November 1 2016 NDCs likely below 3.1°C and over 90% chance exceeding 2°C

The emissions pledge pathway that includes INDCs has aover 90% probability of exceeding 2°C, and only a ‘likely’ (>66%) chance of remaining below 3°C this century. The current policy pathways have a higher than 99.5% probability of exceeding 2°C.


What governments need to do to achieve the global goal

Fortunately, as shown by the IPCC AR5, substantially more action, sufficient to hold warming below 2°C (and to below 1.5°C by 2100) with likely probability is technically and economically feasible. According to the IPCC, the costs of reducing emissions to limit warming to below 2°C are modest, even before taking into account co-benefits such as increased energy-security and health improvements due to reduced air pollution. Annualised reductions of consumption growth are estimated at around 0.06 per cent over the century, relative to a baseline of 1.6 to 3% growth per year.[2]

The IPCC AR5 shows that even starting from emission levels implied by INDCs and current policy projections, 1.5°C and 2°C pathways are still technically feasible. However, the resulting emission pathways are increasingly expensive as they are not consistent with the most cost-efficient policies. Slower-than-optimal emission reductions early on need to be followed by faster reductions later on, effectively leading to significantly higher costs for the period 2030–2050 than would otherwise be needed.  While the challenges are significant, limiting warming to below 1.5°C by the end of the century is still feasible from current emissions levels. However, with every decade lost, these challenges and costs rise and will, at some point, become insurmountable with warming locked in to 1.5 or 2°C and above.[4]

Further information

For more information on the global emission pathways and how they are calculated, please see the detailed analysis and methodology pages.

If you use the provided data or any of the graphs provided on this website, please make sure to reference the Climate Action Tracker and the Ecofys / Climate Analytics / New Climate team!

Last temperature update: 1 November 2016. 'Pledges' include all NDCs submitted by November 1st 2016.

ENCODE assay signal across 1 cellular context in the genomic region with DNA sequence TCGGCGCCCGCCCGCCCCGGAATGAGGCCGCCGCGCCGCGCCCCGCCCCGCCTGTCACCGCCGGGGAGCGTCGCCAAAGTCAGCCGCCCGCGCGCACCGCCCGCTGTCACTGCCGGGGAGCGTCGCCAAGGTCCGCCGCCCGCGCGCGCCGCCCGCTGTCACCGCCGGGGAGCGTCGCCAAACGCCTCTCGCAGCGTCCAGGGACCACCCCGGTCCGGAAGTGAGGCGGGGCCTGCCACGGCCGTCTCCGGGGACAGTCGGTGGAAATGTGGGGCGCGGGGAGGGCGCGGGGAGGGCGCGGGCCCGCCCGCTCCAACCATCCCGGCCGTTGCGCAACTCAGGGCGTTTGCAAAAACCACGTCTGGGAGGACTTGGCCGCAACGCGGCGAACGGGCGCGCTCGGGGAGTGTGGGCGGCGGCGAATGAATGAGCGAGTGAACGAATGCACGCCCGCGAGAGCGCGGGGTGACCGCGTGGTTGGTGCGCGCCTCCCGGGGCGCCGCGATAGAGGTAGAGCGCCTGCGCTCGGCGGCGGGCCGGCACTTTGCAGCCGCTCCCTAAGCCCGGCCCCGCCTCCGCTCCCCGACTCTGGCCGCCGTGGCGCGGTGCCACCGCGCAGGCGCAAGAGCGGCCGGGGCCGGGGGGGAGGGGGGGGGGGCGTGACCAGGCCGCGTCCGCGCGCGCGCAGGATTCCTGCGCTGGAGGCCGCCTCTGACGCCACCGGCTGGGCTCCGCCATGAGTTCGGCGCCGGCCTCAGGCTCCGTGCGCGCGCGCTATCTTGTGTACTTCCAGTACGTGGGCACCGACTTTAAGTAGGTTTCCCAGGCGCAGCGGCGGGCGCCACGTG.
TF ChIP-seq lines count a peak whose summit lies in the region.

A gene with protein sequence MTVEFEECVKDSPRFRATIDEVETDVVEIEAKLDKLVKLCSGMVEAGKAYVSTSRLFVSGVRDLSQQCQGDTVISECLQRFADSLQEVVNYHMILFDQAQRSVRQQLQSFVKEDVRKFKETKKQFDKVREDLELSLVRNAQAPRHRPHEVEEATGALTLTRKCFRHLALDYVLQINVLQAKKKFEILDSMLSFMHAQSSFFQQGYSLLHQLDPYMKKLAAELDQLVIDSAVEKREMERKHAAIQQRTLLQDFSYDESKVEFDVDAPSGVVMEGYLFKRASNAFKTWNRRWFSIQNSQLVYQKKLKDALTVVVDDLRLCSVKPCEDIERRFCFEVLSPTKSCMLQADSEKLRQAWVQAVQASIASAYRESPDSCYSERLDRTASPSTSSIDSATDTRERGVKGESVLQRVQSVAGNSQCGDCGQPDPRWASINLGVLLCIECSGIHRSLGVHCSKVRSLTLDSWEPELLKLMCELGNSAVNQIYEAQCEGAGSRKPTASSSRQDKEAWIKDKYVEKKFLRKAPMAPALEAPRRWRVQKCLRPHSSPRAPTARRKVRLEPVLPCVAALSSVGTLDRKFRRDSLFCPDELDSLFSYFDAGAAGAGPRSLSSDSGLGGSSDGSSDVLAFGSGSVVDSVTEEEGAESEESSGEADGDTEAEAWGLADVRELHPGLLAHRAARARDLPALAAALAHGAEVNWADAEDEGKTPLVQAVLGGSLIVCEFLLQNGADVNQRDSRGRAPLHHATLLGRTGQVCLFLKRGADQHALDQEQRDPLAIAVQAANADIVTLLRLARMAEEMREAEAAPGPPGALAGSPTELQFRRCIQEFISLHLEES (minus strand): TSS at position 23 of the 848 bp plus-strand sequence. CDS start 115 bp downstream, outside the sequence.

[1] 3.6 is the median of the low and high ends of current policy projections (3.3 to 3.8°C). The uncertainty range on the figure (2.7-4.9°C) originates from carbon-cycle and climate modelling around both the low and high current policy projections. Here we give the 68% range; that is the 16th and 84th percentiles of the probability distribution.

[2] In the term NDC we also include, throughout this briefing, the “Intended” Nationally Determined Contributions of governments who have not yet ratified the Paris Agreement. We project the global effects beyond the NDC timeframes assuming policies of similar strength are implemented through to the end of the century.

[3] The uncertainty range for pledges on the CAT thermometer (2.3-3.5°C) originates from carbon-cycle and climate modelling around both the low and high current policy projections. Here we give the 68% range; that is the 16th and 84th percentiles of the probability distribution. If the more ambitious end of pledge ranges were reached, warming could be limited to a median of 2.5°C.  This includes the upper end of country INDCs where a reduction range is specified (e.g. the 28% end of the 26-28% commitment by the USA), and mitigation commitments that are conditional on finance (e.g. 101 Mt CO2-e by Trinidad & Tobago).

 [4] Refer to CAT Briefing "The CAT Emissions Gap - How close are INDCs to 1.5 and 2 pathways?", September 2015.